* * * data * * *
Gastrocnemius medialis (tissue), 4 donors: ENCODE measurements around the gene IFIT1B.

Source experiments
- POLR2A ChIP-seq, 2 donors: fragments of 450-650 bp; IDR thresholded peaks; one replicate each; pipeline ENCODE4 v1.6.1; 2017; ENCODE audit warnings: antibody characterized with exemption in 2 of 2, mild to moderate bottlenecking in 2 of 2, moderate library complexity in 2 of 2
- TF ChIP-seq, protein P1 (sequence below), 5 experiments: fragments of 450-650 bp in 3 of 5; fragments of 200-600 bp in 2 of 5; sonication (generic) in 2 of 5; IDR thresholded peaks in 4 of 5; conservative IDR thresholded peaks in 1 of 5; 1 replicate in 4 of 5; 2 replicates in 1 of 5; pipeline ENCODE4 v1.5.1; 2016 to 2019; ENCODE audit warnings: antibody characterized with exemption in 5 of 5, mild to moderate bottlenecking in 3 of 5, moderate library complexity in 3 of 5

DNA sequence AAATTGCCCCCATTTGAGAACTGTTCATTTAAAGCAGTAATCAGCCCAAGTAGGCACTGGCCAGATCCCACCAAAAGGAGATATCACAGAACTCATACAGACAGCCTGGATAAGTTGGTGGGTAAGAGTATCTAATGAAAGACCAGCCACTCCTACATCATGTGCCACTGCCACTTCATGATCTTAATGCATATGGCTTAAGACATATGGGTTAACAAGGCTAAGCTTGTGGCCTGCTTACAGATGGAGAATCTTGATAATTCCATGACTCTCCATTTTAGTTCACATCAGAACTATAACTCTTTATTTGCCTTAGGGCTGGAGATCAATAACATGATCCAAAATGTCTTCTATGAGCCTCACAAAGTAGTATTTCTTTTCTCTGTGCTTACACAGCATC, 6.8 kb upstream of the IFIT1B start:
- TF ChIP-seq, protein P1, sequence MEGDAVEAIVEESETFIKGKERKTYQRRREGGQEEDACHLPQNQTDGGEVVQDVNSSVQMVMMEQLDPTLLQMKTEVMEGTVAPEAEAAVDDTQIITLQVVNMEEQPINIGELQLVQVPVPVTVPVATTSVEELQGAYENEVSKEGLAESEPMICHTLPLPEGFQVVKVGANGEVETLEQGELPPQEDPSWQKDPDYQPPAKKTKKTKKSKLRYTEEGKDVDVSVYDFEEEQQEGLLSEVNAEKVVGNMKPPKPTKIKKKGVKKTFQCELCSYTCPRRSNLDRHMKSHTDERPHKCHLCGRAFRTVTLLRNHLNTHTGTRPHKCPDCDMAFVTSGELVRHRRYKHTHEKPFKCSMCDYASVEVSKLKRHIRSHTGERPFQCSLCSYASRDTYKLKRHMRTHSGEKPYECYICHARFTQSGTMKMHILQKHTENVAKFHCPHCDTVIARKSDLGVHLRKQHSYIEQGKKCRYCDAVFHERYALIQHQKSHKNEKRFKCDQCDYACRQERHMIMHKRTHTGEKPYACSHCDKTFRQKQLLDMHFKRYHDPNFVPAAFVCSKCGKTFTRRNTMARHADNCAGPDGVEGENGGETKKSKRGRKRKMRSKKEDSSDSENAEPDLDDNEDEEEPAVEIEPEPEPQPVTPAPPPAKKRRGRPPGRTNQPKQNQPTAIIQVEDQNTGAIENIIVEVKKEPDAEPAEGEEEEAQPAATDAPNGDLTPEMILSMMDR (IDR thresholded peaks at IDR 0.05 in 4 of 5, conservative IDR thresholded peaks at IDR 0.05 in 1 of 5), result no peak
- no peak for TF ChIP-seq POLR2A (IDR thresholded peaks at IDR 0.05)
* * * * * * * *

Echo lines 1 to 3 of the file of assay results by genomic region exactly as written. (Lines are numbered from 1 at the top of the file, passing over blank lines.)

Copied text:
Gastrocnemius medialis (tissue), 4 donors: ENCODE measurements around the gene IFIT1B.

Source experiments
- POLR2A ChIP-seq, 2 donors: fragments of 450-650 bp; IDR thresholded peaks; one replicate each; pipeline ENCODE4 v1.6.1; 2017; ENCODE audit warnings: antibody characterized with exemption in 2 of 2, mild to moderate bottlenecking in 2 of 2, moderate library complexity in 2 of 2